Zonta Club of Marietta

EMPOWERING WOMEN & GIRLS - LOCALLY, NATIONALLY, AND ALL OVER THE WORLD!

Zonta Says No

Zonta Says No

16 Days of Activism

The Human Rights of Women

  • Governments have the responsibility to protect and promote the human rights of women and girls, and ensure their economic, legal, social and political empowerment, as a means to prevent violence against them.
  • They should also ensure the reform of gender discriminatory laws and policies that prevent women from leaving abusive and violent relationships

The Girl-child

  • Violence against girls is perpetrated by both adults and peers and takes place in all social spaces, both public and private, including the home, the classroom, on the way to school, and online. It has immediate and long-term consequences and creates additional obstacles to girls’ progress.
  • Specific forms of violence and harmful practices, including Female Genital Mutilation/Cutting and child marriage, affect the girl child in particular.
  • It is estimated that up to 30 million girls under the age of 15 remain at risk from FGM/C, and more than 130 million girls and women have undergone the procedure worldwide.
  • Worldwide, more than 700 million women alive today were married as children, 250 million of whom were married before the age of 15. Girls who marry before the age of 18 are less likely to complete their education and more likely to experience domestic violence and complications in childbirth.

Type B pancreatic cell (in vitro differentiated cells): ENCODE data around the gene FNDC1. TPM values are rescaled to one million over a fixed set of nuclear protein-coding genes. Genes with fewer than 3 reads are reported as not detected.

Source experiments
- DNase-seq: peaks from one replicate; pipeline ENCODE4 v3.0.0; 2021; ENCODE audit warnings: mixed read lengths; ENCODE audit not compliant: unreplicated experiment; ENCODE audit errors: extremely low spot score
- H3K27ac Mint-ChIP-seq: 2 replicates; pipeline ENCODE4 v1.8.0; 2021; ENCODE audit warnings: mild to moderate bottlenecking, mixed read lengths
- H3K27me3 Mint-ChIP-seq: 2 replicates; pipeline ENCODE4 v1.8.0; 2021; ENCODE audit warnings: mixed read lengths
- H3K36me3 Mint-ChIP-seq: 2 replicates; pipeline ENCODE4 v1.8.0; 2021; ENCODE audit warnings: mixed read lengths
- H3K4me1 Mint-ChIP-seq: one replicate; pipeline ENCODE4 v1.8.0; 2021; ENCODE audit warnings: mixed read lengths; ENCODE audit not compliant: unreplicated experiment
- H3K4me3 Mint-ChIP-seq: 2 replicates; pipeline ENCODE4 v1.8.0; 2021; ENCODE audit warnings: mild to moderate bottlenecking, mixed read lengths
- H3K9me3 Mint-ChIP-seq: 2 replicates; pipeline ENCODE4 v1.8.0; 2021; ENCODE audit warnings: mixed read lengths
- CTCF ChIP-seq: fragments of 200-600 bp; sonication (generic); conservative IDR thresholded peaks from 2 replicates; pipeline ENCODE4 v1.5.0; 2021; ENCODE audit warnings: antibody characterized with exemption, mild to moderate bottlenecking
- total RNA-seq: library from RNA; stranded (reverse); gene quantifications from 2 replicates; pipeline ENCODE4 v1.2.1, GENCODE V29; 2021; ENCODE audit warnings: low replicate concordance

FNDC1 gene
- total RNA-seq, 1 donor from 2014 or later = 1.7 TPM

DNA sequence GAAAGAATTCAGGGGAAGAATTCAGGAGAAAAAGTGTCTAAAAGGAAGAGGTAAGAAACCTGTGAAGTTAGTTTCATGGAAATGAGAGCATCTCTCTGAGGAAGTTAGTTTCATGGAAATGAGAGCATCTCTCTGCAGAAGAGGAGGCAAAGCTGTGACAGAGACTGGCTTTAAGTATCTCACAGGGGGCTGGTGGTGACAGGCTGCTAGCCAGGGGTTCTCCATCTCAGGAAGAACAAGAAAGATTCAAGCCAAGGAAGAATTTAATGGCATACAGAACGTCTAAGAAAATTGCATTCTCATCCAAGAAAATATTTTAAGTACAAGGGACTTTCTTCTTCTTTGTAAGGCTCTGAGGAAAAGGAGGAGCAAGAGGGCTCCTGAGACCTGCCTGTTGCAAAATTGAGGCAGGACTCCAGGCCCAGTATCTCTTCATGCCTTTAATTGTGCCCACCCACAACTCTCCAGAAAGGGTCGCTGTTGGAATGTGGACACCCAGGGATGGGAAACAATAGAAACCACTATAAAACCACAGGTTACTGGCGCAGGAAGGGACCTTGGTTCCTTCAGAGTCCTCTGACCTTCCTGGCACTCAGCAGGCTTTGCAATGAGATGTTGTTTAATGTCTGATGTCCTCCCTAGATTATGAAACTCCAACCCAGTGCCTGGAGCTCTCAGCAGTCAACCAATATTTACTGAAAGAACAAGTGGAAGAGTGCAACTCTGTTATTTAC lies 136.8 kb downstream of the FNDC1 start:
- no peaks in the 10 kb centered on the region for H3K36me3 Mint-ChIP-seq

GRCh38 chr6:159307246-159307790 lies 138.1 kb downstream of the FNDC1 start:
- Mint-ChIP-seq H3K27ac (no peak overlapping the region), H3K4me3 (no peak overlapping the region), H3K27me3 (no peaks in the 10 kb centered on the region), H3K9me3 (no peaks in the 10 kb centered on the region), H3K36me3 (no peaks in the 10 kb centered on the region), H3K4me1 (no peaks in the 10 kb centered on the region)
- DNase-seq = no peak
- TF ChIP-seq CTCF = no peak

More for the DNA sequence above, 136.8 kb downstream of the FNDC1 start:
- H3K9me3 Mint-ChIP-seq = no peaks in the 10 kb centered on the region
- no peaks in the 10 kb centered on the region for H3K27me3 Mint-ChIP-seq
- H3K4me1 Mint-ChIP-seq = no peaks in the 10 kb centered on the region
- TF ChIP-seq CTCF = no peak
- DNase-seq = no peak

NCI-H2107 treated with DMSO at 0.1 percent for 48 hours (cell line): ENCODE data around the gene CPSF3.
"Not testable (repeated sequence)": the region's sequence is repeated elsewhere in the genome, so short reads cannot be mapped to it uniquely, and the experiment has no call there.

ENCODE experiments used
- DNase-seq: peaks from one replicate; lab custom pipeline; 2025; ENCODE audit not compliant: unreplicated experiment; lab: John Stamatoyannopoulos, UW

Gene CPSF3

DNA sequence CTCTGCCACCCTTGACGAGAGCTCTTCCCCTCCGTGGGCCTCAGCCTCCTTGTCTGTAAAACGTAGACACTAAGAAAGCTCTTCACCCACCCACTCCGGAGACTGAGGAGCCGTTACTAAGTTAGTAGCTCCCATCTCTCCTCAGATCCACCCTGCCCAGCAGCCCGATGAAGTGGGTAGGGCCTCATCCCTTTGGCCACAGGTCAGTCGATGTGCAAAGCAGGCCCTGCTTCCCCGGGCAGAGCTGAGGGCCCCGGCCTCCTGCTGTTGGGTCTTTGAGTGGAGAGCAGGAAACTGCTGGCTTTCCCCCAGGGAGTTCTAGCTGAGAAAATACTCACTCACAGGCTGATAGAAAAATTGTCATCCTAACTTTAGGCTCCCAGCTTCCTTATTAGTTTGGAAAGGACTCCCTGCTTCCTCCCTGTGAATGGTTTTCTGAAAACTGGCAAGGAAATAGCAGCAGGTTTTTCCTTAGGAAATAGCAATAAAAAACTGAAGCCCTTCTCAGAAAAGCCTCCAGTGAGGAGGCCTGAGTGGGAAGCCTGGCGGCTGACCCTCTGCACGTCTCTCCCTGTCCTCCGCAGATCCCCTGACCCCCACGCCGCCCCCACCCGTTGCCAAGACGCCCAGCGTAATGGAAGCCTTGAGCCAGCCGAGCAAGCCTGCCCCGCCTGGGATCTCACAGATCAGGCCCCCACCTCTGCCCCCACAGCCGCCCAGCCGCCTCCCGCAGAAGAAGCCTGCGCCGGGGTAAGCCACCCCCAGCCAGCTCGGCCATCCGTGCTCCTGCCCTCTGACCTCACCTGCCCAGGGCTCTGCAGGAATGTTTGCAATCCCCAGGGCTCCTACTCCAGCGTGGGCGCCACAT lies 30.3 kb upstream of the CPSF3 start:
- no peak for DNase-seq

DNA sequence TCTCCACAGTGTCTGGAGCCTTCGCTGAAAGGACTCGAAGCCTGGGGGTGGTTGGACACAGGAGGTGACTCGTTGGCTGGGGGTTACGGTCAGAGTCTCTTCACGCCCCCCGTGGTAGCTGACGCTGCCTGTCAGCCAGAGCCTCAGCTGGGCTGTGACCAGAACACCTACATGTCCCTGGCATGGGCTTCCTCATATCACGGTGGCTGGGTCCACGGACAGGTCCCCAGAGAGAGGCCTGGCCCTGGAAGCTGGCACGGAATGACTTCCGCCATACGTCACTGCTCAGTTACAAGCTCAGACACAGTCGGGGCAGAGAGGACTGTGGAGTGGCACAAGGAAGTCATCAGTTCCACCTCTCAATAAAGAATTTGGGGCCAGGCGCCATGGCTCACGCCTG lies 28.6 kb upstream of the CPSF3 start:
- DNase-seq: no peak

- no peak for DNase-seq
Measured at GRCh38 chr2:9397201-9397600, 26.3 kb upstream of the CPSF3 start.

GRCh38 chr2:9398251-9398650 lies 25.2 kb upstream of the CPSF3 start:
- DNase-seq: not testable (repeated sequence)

Youth in Action: Z and Golden Z Clubs

  • The Z Club and Golden Z Club program is one of Zonta International’s longest-running programs. Z clubs and Golden Z clubs help high school, college and university students develop leadership skills, promote career exploration and encourage members to participate in community, school and international service projects.
  • Young people are a driving force for change and they use their knowledge power and passion to challenge negative attitudes, gender stereotypes and behavior that can lead to violence against women and girls.

Youth in Action to #orangeurhood

  • Work with youth activists and student groups to organize a concert, party or flash mob to raise awareness of the issue. Use the opportunity to share information about the UNiTE campaign.
  •  Contact local sports teams to hold tournaments or matches dedicated to the UNiTE campaign and kick-off the event with speeches about the issue, and measures to make sports clubs safe spaces for women and girls. Make sure the participants wear orange!
  •  Use orange chalk to #orangeurhood in parks and squares, and engage street artists for the cause.
  •  How do you #orangeurhood? Share images showing local engagement of sports teams, student groups and street artists through the hashtags #orangeurhood and #16days.
  •  Follow @UN4Youth on Twitter.

Women & the Media

  • The media plays a significant role in either perpetuating or challenging social norms and behaviors that condone violence against women and girls.
  • Advances in global technology have presented rich and varied opportunities for advancements in the empowerment and participation of women and girls, though they have also perpetuated existing forms of violence against women and girls, as well as giving rise to new types of violence such as cyber bullying and cyber stalking. 

Institutional Mechanisms for Advancement of Women

  • The establishment of State mechanisms to coordinate different actors,
    including civil society, is necessary to ensure the effective implementation of laws and policies addressing violence against women and girls.
  • Gender perspectives must be integrated into all legislation, public policies,
    programs and projects